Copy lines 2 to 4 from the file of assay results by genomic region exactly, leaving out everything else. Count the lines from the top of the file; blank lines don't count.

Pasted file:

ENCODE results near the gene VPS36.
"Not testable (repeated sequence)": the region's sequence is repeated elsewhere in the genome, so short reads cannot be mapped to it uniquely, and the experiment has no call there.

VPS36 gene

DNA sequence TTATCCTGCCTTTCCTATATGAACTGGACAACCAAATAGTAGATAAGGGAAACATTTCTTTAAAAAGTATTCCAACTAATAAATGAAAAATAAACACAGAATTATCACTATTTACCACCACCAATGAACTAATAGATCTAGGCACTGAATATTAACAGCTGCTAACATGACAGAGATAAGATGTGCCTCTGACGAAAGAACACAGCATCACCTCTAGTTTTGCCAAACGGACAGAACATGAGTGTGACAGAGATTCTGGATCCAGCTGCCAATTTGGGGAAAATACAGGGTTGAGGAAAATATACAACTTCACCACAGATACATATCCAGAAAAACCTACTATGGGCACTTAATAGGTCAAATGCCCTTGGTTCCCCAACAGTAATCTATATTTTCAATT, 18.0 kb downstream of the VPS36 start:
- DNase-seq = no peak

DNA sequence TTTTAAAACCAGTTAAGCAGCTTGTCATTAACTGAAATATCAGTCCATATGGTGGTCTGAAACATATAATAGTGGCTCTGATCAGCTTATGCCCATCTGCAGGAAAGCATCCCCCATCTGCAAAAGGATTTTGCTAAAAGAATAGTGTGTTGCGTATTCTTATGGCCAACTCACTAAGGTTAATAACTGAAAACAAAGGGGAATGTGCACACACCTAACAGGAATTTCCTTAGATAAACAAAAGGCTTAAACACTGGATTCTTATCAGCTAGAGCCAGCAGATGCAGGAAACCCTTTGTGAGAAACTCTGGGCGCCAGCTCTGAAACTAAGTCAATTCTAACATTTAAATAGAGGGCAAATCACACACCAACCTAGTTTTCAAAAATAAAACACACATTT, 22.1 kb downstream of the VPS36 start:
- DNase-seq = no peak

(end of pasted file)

"Not testable (repeated sequence)": the region's sequence is repeated elsewhere in the genome, so short reads cannot be mapped to it uniquely, and the experiment has no call there.

VPS36 gene

DNA sequence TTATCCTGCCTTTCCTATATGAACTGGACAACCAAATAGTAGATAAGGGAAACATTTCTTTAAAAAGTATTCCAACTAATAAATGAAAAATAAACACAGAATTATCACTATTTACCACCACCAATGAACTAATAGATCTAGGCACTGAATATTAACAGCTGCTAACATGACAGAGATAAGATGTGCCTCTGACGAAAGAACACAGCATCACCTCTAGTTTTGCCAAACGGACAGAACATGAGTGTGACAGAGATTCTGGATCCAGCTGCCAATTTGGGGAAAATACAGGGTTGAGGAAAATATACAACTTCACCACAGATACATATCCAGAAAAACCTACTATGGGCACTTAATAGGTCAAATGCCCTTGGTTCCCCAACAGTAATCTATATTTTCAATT, 18.0 kb downstream of the VPS36 start: